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The Autism Network for Deaf/Hard of Hearing
and Blind/Visually Impaired

Autism Research Institute
4182 Adams Avenue
San Diego, California 92116 USA


Article by Margaret P. Creedon, Ph.D. titled "Autism and Sight or Hearing Loss: The Diagnostic Challenges of Dual Disorders."



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This practical guide demystifies the research about biochemical abnormalities in individuals with autism and provides authoritative nutritional recommendations for addressing the medical symptoms associated with the disease.
This practical guide demystifies the research about biochemical abnormalities in individuals with autism and provides authoritative nutritional recommendations for addressing the medical symptoms associated with Autism.
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Every winter brings changes and/or disruptions in activities and scheduling.  The extreme weather this year however, is almost unprecedented -- and has resulted in changes which many times could not have been predicted.  Consequently, many have been forced into developing new coping skills. 

This issue is devoted to sensory issues associated with weather-related concerns, and we hope that the information may aid our members in adapting and thriving.

Above all, we hope that each and every one of our members are safe and warm. 

Margaret Creedon, Ph.D., ABPP

and Steve Edelson, Ph.D. 




We all have a preferred room temperature level which is usually related to how warm or cool we like our bodies to feel. Regulating the body's core temperature through our autonomic neural feedback system helps us to keep a balance between our internal temperature and different room and outside environments. Most individuals on the spectrum have some sensory processing differences; they may experience over-heating or feel cold much more rapidly or slowly in different environments.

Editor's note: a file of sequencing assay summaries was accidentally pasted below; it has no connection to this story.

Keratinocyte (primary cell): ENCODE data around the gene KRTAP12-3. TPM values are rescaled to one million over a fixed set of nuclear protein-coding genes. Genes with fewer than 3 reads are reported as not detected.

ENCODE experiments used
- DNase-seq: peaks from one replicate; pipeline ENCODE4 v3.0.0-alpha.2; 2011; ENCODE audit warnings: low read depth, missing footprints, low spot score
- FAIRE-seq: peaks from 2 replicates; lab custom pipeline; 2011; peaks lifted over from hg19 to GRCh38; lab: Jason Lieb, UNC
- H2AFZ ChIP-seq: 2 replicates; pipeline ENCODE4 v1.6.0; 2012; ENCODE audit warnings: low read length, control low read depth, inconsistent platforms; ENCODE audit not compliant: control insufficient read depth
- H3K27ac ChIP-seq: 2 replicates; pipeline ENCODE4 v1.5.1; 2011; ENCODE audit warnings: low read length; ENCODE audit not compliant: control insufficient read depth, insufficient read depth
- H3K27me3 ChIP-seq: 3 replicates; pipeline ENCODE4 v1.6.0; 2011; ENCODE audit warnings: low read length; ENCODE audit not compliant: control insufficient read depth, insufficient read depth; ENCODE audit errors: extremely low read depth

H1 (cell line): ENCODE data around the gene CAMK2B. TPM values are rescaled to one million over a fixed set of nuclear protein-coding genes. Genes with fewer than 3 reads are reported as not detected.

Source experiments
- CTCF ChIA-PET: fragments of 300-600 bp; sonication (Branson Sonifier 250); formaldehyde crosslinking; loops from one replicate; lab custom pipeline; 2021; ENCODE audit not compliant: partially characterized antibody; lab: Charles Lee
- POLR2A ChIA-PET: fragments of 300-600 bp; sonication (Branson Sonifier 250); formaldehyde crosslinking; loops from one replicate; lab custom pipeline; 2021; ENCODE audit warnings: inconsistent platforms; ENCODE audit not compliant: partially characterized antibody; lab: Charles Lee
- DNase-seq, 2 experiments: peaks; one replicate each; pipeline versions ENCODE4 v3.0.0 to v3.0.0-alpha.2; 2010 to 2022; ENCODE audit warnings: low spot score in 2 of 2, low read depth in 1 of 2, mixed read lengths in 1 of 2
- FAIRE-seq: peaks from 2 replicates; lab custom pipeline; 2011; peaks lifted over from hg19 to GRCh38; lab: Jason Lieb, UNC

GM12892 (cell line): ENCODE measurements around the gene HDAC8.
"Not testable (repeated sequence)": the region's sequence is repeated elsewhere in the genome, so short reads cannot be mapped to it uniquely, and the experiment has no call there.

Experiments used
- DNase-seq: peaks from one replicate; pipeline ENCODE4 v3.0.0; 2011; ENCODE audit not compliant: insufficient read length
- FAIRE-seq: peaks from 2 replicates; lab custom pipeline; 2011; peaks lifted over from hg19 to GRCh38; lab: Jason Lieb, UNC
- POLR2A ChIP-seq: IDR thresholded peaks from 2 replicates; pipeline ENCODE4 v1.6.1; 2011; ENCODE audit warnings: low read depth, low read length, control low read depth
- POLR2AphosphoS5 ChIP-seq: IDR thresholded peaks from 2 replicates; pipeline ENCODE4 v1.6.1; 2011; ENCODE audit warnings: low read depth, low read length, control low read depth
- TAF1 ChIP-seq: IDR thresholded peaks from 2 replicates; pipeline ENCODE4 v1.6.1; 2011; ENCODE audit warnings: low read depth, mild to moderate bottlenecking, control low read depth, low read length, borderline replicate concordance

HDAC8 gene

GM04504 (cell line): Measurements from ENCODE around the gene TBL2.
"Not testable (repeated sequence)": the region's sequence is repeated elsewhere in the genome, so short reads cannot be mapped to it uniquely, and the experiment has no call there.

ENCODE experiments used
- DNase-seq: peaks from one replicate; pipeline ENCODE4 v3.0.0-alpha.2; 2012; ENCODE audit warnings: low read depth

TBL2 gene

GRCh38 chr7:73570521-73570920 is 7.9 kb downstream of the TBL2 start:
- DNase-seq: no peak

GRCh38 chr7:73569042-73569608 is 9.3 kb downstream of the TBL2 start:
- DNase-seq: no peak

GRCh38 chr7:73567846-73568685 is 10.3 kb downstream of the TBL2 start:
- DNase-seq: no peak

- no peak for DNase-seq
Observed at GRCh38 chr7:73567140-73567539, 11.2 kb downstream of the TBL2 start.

Sometimes we can ascribe temperature regulation issues to "general irritability," texture preferences, or more general over- and under-reactivity to the environment. For example, an individual on the spectrum may go without a coat; be unwilling to take off a layer of clothing; only eat foods at certain temperatures; or take a bath in water of an extreme temperature.


Sometimes in schools and workplaces, room temperatures are not well-controlled, contributing to discomfort and fatigue from sensory overload. In trying to deal with these feelings, a person on the spectrum might react by shutting down or having a "melt down," thereby increasing his/her risk to harm from actual environmental conditions. This potential harm can be compounded if the individual happens to be a "wanderer" and may find him/herself away from appropriate warming and/or cooling sources.


To help combat such wandering events, the U.S. Dept. of Justice has created a new program to provide devices to families who need help monitoring their children with autism and other developmental disorders. The U.S. Attorney General has existing grant money and will accept applications from local police departments who would then distribute the tracking devices.


For more information, visit:




The shorter days with reduced hours of light, as well as weather conditions with reduced visibility, may trigger Seasonal Affective Disorder (SAD) -- which can affect sleep/wake cycles, energy and mood. These disturbances can also be related to where one lives, family history of other relatives with sleep disorders, and/or depression. Feeling "out of sync" can make it difficult to concentrate and may lead to social withdrawal. If you have noticed changes in yourself and/or a family member during this time of year (especially on very cloudy or overcast days), you may want to discuss this matter with a physician.